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US GDP Beats Expectations: Is a Rate Cut Off the Table?


Nov. 20 2020, Updated 3:33 p.m. ET

On July 26, the US BEA (Bureau of Economic Analysis) released the advance estimate of second-quarter GDP. The data was better than expected.

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US GDP data

The advance estimate showed that the US economy had expanded 2.1% in the second quarter. The growth rate exceeded the 1.8% growth that analysts polled by Reuters were expecting. The US economy’s growth also surpassed expectations in the first quarter, expanding 3.1%.

The economy also registered impressive growth of 4.2% in the second quarter of 2018. However, President Donald Trump’s tax cuts aided the surge. The BEA attributed the current second-quarter GDP growth to “positive contributions from personal consumption expenditures (PCE), federal government spending, and state and local government spending that were partly offset by negative contributions from private inventory investment, exports, nonresidential fixed investment and residential fixed investment.”

First-quarter GDP

The BEA maintained its first-quarter GDP growth estimate of 3.1%. It added, “Downward revisions to exports, state and local government spending, and private inventory investment were offset by upward revisions to PCE and federal government spending.”

We’ve received several data points this week. Economic data paints a mixed picture of the US economy. US new home sales increased 4.5% year-over-year to a seasonally adjusted annual rate of 646,000 in June. The June durable goods data that came out on July 25 showed a rise of 2%. Both these data points were better than expected. June’s employment data was also strong. However, June’s existing home sales, building permits, and housing starts data have disappointed. Mortgage applications have been weak too despite lower interest rates.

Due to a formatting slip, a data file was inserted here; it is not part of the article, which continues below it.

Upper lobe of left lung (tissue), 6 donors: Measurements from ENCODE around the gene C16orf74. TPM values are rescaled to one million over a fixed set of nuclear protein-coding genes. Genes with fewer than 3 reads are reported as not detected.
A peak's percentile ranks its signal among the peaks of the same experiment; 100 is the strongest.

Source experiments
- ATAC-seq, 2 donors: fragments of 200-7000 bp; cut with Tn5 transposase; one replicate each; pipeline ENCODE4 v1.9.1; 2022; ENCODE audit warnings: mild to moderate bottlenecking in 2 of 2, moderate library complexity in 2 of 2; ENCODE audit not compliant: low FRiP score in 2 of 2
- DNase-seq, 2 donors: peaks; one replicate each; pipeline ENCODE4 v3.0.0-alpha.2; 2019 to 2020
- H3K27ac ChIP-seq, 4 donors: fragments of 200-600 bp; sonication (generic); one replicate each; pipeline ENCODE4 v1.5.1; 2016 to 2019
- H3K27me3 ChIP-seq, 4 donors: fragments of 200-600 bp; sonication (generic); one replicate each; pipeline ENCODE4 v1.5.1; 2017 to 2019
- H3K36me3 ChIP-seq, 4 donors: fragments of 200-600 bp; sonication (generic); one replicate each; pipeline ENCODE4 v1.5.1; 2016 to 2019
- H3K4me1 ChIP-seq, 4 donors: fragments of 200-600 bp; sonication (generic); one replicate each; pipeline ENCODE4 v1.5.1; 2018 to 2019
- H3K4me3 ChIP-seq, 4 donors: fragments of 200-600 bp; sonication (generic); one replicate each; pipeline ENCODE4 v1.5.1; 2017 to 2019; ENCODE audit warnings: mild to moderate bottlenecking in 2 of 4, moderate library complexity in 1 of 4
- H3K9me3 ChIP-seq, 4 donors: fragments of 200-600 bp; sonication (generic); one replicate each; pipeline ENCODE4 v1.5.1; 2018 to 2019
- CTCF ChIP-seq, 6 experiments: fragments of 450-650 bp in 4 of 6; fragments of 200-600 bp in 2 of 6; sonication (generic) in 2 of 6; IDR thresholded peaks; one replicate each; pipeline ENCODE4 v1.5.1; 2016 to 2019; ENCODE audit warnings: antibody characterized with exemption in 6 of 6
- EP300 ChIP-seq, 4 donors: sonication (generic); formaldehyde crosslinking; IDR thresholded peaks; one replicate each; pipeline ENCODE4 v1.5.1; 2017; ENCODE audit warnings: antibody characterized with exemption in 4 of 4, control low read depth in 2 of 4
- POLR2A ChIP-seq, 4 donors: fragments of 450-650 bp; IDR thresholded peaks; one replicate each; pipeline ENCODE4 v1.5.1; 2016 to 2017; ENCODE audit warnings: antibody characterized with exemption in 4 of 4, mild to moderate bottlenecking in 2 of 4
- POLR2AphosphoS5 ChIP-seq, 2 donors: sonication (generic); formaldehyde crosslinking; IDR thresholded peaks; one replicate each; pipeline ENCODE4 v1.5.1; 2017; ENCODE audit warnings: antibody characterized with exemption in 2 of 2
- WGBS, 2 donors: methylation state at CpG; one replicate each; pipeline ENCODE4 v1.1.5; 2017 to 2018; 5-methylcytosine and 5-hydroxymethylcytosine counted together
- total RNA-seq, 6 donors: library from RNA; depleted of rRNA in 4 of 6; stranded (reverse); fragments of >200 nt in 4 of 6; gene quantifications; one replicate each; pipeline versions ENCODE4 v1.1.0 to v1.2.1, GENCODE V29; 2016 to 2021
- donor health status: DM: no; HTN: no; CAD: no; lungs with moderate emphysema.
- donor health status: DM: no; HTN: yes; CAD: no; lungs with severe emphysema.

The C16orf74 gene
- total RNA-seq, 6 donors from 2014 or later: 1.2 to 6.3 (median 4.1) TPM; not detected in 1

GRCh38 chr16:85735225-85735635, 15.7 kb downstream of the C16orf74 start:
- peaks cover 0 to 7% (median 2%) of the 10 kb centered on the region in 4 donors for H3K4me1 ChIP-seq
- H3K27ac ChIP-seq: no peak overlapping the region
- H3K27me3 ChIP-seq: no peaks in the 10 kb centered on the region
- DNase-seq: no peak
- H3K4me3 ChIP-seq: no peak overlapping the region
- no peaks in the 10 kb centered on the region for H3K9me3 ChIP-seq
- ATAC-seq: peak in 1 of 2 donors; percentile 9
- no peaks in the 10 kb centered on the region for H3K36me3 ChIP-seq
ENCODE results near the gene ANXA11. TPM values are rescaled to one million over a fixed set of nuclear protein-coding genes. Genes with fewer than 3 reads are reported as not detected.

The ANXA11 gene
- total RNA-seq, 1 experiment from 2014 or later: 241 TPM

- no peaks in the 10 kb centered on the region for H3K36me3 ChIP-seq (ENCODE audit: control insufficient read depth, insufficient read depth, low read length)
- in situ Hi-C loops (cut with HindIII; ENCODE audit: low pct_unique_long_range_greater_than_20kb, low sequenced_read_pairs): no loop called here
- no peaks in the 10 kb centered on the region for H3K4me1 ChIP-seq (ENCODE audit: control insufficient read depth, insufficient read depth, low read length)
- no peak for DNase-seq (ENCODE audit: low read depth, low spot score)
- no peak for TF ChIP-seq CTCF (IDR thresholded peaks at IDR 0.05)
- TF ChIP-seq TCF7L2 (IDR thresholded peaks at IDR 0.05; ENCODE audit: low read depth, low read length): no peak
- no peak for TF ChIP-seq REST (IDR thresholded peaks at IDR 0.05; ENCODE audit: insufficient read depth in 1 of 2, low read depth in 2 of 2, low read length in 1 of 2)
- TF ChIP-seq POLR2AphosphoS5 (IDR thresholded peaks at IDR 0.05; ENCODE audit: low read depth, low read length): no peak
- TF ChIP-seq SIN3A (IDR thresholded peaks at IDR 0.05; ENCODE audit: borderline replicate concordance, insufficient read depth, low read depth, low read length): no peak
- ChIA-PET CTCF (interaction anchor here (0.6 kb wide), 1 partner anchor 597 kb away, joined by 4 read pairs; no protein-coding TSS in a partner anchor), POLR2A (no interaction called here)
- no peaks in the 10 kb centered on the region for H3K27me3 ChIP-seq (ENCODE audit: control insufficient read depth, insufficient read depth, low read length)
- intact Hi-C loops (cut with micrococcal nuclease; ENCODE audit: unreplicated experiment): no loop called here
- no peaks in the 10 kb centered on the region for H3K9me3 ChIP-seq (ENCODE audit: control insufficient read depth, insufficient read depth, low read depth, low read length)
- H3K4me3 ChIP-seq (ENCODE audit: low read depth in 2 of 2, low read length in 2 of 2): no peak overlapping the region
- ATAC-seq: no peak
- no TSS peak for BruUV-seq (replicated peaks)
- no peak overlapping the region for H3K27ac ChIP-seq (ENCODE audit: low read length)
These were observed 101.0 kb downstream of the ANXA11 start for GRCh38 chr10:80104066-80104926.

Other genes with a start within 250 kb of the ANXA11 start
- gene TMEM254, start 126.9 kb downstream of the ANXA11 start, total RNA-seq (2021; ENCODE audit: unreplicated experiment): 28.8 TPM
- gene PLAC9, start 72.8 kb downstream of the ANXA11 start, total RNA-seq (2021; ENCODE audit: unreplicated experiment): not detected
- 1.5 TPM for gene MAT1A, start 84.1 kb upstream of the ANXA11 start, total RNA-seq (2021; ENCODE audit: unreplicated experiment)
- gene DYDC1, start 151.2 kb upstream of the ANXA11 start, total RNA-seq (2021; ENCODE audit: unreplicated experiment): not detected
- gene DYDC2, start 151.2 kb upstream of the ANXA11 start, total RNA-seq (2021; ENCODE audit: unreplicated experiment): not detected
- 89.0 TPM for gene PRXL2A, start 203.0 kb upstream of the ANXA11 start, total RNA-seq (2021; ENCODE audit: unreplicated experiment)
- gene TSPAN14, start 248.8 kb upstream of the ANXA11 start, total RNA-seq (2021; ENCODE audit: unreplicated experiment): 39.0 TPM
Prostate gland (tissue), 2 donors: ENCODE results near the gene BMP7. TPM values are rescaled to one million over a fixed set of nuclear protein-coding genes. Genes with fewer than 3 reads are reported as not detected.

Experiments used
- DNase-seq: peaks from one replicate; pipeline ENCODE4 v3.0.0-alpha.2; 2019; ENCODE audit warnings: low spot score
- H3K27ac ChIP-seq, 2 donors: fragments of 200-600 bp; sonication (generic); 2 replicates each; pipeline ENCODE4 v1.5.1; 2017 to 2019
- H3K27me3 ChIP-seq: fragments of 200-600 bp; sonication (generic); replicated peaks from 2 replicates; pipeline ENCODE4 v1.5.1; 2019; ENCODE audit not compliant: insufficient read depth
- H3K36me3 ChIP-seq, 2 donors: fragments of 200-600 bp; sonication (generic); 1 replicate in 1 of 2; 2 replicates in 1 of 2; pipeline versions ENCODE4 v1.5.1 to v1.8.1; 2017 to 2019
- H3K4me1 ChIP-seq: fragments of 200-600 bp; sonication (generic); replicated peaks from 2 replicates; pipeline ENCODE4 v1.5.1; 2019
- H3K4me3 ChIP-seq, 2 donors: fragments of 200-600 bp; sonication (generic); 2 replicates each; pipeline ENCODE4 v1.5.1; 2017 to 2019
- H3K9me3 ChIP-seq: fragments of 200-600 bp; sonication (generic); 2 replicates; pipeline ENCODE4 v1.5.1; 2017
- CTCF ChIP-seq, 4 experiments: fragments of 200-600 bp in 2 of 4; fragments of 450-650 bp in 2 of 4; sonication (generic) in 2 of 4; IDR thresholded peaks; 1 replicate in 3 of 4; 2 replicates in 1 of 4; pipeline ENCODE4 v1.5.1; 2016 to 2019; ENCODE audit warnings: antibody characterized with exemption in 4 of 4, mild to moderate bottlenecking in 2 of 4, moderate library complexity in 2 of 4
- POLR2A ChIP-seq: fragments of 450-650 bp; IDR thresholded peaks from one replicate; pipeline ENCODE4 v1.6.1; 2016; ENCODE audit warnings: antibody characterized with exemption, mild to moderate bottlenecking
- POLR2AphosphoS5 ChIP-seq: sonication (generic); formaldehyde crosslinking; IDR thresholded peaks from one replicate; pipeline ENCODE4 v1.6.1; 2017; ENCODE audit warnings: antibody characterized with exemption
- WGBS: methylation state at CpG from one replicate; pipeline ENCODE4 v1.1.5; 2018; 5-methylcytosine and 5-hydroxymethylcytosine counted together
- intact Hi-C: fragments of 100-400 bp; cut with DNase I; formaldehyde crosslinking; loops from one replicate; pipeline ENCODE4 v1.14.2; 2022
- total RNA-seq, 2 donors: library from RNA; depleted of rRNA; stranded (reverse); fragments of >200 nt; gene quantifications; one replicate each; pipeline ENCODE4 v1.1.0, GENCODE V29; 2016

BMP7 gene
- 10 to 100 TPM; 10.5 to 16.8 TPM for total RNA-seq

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What would the Fed do?

A strong GDP report coupled with reasonably strong economic indicators muddy the rate cut outlook. Earlier this month, even a 50-basis-point interest rate cut seemed possible. However, with the economy showing momentum, the Fed might at best settle for a 25-basis-point rate cut. On July 25, the European Central Bank also hinted at rate cuts, and Turkey has lowered rates too. Global dovishness might influence the Fed’s decision-making process.

President Trump has lashed out at Fed Chair Jerome Powell multiple times recently. Trump sees the Fed’s rate cuts as a dampener for the US economy. Expectations of a rate cut have helped buoy market sentiments. The SPDR S&P 500 ETF (SPY) is up 21.1% for the year. The S&P 500 fell sharply in May amid the escalation in the US-China trade war.

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Earnings season

Facebook (FB) and Alphabet (GOOG) both reported better-than-expected second-quarter earnings. However, Amazon’s (AMZN) earnings lagged analysts’ estimates. Apple’s (AAPL) earnings are set for release next week. Big tech companies including Facebook, Apple, Amazon, and Alphabet testified before US lawmakers earlier this month. The European Union is also investigating Amazon for anticompetitive behavior.

Meanwhile, auto stocks have reported dismal numbers. Ford Motor Company (F) and Tesla (TSLA) reported their earnings results on July 24 after the markets closed. Both Ford and Tesla missed consensus estimates and saw selling sprees after their earnings releases. Ford also taunted Tesla with a video for its upcoming electric F-150.


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